"If I should identify someone who wants to buy or sell a house and I refer them to Steve and they end up working together, I get a referral fee, should that transaction be successful."
Holman's financial ties to Pierce first came to public light June 4, when she disclosed them during the council's discussion of the Housing Element, a state-mandated document that requires the city to list sites that could accommodate new housing units. At that meeting, she recused herself from discussion of the Arastradero sites even as she maintained that she "does not have a conflict of interest." Holman stated she had spoken with City Attorney Molly Stump, and "We have concluded that in the best interest of appearance I would recuse myself from conversations having to do with the Arastradero sites."
The Arastradero proposal didn't get anywhere either at the committee or the council level, with members ultimately agreeing to list only sites that don't require rezoning and that would not stir up controversy. But her disclosure raised questions from her colleagues.
Councilman Greg Scharff recapped the May 8 committee meeting and said Holman made a motion to include the Arastradero sites in the element, though she didn't get a second and the proposal fizzled. Holman said she merely asked staff to "look at them."
Neither statement was entirely accurate, according to a review of that meeting. Holman suggested including 57 units on Arastradero in the Housing Element but declined to make a formal motion to that effect after seeing she had no support from her colleagues. She did, however, ask staff to return with more information on June 2 about how other cities have dealt with designating housing for employees. She said she was interested in the "company town" concept (in which employees live close to their places of work) both at the Arastradero site and at the Fry's site on Portage Avenue. She did not push for any particular development because none had been proposed.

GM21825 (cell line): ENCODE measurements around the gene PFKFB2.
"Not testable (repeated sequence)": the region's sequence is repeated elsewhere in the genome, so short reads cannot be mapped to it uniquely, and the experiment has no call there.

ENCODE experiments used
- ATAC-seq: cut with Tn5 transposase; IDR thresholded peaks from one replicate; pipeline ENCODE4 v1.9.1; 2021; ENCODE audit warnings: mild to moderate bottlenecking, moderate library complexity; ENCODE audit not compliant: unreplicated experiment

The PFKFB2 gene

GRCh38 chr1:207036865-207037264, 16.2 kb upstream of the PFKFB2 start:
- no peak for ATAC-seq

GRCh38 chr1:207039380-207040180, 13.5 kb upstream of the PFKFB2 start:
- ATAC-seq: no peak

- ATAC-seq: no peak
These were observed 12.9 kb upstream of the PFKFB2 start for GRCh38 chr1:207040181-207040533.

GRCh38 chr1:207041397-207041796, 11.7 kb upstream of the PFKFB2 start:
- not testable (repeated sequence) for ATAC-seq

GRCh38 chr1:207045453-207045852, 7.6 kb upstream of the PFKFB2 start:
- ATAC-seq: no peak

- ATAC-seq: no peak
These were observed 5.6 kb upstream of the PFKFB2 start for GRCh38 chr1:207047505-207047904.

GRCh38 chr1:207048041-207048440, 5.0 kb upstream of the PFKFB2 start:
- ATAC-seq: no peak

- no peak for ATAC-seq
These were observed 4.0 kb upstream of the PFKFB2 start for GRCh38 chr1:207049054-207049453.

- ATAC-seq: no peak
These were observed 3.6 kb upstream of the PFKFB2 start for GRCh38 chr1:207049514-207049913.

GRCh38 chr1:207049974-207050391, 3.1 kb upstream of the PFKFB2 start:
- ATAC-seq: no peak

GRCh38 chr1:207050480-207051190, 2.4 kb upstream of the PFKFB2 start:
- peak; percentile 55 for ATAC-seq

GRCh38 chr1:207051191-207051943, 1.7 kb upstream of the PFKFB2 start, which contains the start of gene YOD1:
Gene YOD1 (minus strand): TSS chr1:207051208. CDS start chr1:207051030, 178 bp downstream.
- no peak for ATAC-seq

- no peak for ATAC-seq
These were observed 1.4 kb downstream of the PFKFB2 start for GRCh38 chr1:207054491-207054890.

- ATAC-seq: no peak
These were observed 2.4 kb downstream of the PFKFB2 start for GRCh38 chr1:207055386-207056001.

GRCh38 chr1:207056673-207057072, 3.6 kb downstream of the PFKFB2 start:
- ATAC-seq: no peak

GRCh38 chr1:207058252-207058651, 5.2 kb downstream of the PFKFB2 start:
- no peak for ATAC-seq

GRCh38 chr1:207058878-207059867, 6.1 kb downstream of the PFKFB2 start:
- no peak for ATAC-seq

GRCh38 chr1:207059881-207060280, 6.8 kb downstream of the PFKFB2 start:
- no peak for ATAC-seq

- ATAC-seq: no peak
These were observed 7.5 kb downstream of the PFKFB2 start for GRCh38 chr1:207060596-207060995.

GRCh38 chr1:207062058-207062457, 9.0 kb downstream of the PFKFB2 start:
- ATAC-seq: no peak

Scharff told the Weekly that at the May meeting he alerted Holman that he thought she had a conflict because of her financial relationship with Zane MacGregor (Scharff said he wrote his concerns on a note; Holman said she doesn't recall seeing a note but confirmed that they spoke about the issue).
"It seemed to have an appearance of conflict," Scharff told the Weekly this week.
The issue of conflicts of interests re-emerged during this past Monday's discussion of the city's budget. Councilman Larry Klein, whose wife is part of the Stanford faculty, routinely recuses himself from conversations involving Stanford and announces his reason for recusal. This time, before he made his disclosure, Vice Mayor Liz Kniss asked City Attorney Molly Stump to confirm that her office doesn't actually decide whether council members should recuse themselves.